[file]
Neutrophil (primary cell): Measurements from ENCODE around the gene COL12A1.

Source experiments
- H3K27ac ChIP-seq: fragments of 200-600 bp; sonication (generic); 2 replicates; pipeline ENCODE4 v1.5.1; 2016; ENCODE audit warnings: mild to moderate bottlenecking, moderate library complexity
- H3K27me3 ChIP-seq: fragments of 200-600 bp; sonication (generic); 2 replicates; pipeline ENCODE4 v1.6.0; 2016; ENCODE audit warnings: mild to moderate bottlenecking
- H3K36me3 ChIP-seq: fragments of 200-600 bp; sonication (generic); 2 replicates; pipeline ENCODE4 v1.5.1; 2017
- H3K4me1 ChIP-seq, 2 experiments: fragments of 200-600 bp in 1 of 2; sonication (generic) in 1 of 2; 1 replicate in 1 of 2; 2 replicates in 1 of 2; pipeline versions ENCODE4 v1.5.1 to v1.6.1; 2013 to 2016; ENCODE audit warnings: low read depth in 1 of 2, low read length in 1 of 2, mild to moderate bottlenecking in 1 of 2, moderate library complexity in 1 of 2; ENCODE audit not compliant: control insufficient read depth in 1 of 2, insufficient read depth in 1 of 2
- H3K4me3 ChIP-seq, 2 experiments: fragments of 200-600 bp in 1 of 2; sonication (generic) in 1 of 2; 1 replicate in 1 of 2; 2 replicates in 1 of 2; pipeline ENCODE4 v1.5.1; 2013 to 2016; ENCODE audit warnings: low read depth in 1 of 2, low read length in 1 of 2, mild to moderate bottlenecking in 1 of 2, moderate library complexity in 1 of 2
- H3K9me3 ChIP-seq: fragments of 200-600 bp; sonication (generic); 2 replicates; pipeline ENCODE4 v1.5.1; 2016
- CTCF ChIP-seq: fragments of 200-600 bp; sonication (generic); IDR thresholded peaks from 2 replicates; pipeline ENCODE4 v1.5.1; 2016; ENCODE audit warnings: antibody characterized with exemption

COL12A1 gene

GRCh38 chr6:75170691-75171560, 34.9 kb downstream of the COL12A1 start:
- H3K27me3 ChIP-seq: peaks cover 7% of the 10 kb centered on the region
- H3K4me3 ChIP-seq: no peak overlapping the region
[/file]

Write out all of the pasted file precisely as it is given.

Neutrophil (primary cell): Measurements from ENCODE around the gene COL12A1.

Source experiments
- H3K27ac ChIP-seq: fragments of 200-600 bp; sonication (generic); 2 replicates; pipeline ENCODE4 v1.5.1; 2016; ENCODE audit warnings: mild to moderate bottlenecking, moderate library complexity
- H3K27me3 ChIP-seq: fragments of 200-600 bp; sonication (generic); 2 replicates; pipeline ENCODE4 v1.6.0; 2016; ENCODE audit warnings: mild to moderate bottlenecking
- H3K36me3 ChIP-seq: fragments of 200-600 bp; sonication (generic); 2 replicates; pipeline ENCODE4 v1.5.1; 2017
- H3K4me1 ChIP-seq, 2 experiments: fragments of 200-600 bp in 1 of 2; sonication (generic) in 1 of 2; 1 replicate in 1 of 2; 2 replicates in 1 of 2; pipeline versions ENCODE4 v1.5.1 to v1.6.1; 2013 to 2016; ENCODE audit warnings: low read depth in 1 of 2, low read length in 1 of 2, mild to moderate bottlenecking in 1 of 2, moderate library complexity in 1 of 2; ENCODE audit not compliant: control insufficient read depth in 1 of 2, insufficient read depth in 1 of 2
- H3K4me3 ChIP-seq, 2 experiments: fragments of 200-600 bp in 1 of 2; sonication (generic) in 1 of 2; 1 replicate in 1 of 2; 2 replicates in 1 of 2; pipeline ENCODE4 v1.5.1; 2013 to 2016; ENCODE audit warnings: low read depth in 1 of 2, low read length in 1 of 2, mild to moderate bottlenecking in 1 of 2, moderate library complexity in 1 of 2
- H3K9me3 ChIP-seq: fragments of 200-600 bp; sonication (generic); 2 replicates; pipeline ENCODE4 v1.5.1; 2016
- CTCF ChIP-seq: fragments of 200-600 bp; sonication (generic); IDR thresholded peaks from 2 replicates; pipeline ENCODE4 v1.5.1; 2016; ENCODE audit warnings: antibody characterized with exemption

COL12A1 gene

GRCh38 chr6:75170691-75171560, 34.9 kb downstream of the COL12A1 start:
- H3K27me3 ChIP-seq: peaks cover 7% of the 10 kb centered on the region
- H3K4me3 ChIP-seq: no peak overlapping the region